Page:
Learning from life: Exploring the potential of live projects in higher education.
Journal for Education in the Built Environment, 6 (2).
ISSN 1747-4205 (Online)
Available from: http://eprints.uwe.ac.uk/16805
- Published Version
Publisher's URL: http://www.cebe.heacademy.ac.uk/jebe/pdf/RachelSar...
This paper introduces the educational issues surrounding live project work, exploring the potential benefits and drawbacks of these teaching projects. It draws on the findings of a University of the West of England Teaching and Learning Grant funded project to explore the potential for live project work across disciplines in Higher Education. The study drew on two case studies – one architecture design project and one information systems consultancy project – to develop a wider understanding of the educational outcomes of live projects across disciplines.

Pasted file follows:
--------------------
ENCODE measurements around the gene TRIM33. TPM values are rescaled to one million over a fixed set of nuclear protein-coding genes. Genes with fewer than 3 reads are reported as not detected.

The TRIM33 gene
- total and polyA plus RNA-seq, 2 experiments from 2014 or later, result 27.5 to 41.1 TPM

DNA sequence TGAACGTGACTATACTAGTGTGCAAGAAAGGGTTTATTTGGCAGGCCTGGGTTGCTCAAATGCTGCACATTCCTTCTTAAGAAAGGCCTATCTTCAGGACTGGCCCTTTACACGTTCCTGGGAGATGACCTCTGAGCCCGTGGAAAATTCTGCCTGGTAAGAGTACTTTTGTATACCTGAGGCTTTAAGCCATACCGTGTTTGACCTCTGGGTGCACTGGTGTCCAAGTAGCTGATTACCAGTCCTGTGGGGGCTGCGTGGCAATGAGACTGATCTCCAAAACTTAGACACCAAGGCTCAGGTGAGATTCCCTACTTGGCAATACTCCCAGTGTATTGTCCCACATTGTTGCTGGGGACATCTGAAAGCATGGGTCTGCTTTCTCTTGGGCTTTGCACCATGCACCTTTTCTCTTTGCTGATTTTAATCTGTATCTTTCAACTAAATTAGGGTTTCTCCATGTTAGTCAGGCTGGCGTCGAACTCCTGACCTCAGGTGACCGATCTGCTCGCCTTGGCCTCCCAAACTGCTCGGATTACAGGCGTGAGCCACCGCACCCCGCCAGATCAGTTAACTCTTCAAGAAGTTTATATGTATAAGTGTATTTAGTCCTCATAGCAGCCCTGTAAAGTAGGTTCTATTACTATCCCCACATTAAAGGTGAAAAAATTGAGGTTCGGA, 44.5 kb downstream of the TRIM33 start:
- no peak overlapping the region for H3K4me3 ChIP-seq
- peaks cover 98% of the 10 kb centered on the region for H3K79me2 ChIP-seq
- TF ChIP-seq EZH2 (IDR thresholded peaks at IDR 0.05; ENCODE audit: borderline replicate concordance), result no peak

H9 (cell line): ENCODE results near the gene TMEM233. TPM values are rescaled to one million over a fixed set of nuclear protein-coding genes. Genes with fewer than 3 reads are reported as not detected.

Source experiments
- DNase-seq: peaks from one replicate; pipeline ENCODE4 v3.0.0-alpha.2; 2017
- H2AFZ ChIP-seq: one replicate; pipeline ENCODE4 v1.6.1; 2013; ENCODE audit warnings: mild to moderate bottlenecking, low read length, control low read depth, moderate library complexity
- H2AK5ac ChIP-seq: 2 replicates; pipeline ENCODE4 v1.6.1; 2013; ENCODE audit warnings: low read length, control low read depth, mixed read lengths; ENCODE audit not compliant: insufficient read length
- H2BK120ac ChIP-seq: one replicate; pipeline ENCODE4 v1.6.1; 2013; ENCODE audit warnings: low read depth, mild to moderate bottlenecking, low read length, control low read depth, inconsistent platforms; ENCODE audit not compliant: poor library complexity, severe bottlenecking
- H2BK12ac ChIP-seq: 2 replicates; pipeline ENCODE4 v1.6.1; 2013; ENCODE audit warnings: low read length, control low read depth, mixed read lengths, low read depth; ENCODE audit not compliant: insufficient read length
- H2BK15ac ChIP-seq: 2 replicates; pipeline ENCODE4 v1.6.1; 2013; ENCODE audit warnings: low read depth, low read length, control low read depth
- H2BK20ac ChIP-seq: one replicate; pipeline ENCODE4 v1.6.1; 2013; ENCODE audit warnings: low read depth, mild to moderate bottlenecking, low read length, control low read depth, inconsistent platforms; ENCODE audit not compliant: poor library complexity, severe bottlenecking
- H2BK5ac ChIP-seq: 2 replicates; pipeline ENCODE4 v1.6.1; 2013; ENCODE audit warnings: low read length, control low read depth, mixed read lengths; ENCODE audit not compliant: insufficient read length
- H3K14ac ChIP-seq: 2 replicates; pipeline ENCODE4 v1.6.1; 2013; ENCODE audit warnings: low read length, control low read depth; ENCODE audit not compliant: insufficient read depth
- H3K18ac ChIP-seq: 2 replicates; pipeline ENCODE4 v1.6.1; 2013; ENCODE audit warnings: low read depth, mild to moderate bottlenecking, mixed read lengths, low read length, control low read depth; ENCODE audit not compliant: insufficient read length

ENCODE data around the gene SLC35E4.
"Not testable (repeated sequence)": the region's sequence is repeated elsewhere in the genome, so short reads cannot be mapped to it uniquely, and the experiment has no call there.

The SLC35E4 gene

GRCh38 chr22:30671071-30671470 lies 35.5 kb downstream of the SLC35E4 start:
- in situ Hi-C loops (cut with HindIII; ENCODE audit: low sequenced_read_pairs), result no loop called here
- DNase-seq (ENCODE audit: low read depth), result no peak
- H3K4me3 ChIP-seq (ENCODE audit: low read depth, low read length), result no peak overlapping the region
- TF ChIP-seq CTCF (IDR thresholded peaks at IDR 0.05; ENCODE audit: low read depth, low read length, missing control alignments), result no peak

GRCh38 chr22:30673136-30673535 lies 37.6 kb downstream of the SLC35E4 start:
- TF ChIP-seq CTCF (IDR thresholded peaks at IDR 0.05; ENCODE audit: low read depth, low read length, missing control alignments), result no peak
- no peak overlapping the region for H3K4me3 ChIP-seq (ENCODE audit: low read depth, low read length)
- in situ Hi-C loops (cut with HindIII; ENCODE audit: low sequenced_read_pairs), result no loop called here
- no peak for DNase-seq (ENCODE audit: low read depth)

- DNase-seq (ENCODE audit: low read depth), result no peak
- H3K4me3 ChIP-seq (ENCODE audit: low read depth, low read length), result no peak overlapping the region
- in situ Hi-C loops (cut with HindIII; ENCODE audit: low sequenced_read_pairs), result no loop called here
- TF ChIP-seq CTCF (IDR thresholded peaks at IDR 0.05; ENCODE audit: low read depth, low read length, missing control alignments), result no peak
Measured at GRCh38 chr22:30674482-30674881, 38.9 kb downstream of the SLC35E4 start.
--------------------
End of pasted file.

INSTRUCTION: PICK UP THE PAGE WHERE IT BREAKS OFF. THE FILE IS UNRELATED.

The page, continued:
In the case studies presented, students developed a range of attitudes and skills that can be seen to enrich, critique and develop those found in traditional academic work; in particular skills in communication, negotiation and professionalism which are hard to simulate within the academy. Students were actively engaged in an integrative learning process, which should result in ‘deep’ learning. In addition, students’ enthusiasm was often higher than in their university-based projects, which has the potential to impact on the quality of their learning. The projects are conceptualised as a form of transformative pedagogy, based around experiential learning, which is located between two worlds, the university and the community. It is this in-between location that affords live projects particularly powerful learning opportunities across a range of disciplines.
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